Ok you are right on that, with new testing methods, the limits should probably be reviewed, but that doesn’t exonerate Contador from the fact that he had Clembuterol on his blood, a substance that is not produced by the organism, and that there were traces of plastic on the tests, not used on the trial, but that suggest there was a blood transfusion involved in the process, and we know from the doping calendars that riders extract blood in certain periods of training to reuse them later during the competition, “surprisingly” Contador had one of those training sessions during a time he was trying to burn some fat, lose some weight and, what a coincidence, Clembuterol is one of the substances that can be used to burn fat quickly.
This is clearly a “bad luck” case or miscalculation from him/team/doctor. They may have thought that Clembuterol cleared faster than it did or they simply didn’t expect a test to look to those levels. So, ok, Clembuterol was not performance enhancing, but the blood transfusion is and it’s also prohibited, you may argue that until someone proves the transfusion, it should be allowed, but for me it, the fact that cheaters are one or two steps ahead of the law doesn’t mean they are not cheaters. Don’t fall on the most common trap used by riders (and cheaters) worldwide, until it is proven as positive, it is not cheating.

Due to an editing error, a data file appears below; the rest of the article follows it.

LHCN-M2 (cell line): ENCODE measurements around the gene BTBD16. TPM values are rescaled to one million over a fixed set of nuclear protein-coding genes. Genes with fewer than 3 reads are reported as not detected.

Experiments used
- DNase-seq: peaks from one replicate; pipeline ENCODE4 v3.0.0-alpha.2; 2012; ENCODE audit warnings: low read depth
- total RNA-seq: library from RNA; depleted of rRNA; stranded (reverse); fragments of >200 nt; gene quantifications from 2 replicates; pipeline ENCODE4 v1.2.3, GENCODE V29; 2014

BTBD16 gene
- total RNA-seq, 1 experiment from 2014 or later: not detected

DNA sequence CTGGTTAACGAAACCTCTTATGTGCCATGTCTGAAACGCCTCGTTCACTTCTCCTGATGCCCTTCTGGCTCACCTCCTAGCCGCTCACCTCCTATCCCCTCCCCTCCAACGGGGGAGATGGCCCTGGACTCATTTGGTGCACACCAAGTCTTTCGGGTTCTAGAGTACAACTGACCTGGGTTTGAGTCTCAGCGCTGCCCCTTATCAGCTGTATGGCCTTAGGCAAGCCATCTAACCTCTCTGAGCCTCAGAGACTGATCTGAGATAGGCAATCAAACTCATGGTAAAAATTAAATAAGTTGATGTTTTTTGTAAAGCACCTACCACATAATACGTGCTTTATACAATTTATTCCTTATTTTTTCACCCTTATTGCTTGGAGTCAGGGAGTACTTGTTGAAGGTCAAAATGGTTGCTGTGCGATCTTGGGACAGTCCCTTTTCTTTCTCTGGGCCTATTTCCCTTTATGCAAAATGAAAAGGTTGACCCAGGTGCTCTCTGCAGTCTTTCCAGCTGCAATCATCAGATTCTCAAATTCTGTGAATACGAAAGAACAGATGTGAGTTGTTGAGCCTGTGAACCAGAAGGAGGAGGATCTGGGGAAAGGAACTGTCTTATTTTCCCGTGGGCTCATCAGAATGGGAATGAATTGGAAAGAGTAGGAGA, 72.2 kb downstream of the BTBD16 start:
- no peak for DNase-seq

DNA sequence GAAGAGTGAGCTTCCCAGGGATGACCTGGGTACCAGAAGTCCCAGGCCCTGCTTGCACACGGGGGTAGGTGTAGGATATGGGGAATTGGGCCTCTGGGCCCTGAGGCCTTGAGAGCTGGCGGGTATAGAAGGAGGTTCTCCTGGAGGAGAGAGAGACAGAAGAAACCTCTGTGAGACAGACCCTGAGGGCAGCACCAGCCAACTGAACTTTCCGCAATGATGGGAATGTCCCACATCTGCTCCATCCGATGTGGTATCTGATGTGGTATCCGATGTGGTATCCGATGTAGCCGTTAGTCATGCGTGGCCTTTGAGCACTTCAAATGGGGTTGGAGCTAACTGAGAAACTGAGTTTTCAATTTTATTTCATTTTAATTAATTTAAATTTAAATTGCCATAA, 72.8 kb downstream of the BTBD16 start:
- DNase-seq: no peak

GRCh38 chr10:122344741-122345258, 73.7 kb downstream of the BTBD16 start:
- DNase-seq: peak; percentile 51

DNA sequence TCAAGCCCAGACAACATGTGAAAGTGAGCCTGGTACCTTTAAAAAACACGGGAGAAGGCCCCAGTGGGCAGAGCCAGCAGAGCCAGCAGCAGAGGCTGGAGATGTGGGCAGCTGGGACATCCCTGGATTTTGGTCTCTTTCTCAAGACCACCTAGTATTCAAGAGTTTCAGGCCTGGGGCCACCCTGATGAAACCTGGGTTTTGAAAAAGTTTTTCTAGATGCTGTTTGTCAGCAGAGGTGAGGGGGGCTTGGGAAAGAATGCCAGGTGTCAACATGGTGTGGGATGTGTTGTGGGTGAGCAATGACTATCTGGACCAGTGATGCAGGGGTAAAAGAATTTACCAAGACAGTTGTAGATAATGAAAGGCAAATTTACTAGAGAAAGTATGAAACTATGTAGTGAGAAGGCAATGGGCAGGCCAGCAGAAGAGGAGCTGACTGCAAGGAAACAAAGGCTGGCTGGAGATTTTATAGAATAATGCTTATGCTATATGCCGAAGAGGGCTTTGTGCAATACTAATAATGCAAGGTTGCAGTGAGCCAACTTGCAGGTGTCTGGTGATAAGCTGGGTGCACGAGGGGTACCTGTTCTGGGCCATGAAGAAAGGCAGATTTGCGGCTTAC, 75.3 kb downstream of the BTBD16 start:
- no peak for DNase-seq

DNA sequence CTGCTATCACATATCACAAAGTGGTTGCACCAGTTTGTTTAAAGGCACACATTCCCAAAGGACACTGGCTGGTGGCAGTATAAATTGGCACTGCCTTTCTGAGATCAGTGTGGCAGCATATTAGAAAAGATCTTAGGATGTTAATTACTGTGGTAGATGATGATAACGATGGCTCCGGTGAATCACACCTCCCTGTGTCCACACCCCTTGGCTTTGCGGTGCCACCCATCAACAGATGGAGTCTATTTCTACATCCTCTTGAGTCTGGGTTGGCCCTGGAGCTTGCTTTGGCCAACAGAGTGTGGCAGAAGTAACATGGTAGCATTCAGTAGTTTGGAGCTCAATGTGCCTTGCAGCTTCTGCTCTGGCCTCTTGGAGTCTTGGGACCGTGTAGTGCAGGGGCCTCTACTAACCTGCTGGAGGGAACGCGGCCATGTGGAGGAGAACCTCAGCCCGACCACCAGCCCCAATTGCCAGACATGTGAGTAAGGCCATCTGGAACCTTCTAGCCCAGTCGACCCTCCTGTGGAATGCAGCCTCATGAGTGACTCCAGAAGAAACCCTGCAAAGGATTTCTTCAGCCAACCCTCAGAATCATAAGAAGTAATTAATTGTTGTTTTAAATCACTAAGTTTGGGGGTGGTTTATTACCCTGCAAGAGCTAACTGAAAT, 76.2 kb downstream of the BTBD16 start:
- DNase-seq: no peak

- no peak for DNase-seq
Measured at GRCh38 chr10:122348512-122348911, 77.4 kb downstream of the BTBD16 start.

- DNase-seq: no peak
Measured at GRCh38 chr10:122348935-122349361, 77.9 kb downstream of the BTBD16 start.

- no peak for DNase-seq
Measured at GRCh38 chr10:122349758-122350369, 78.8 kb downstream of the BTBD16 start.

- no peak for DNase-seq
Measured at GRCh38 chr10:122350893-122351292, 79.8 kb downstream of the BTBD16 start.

Bundle February 7, 2012 at 8:45 pm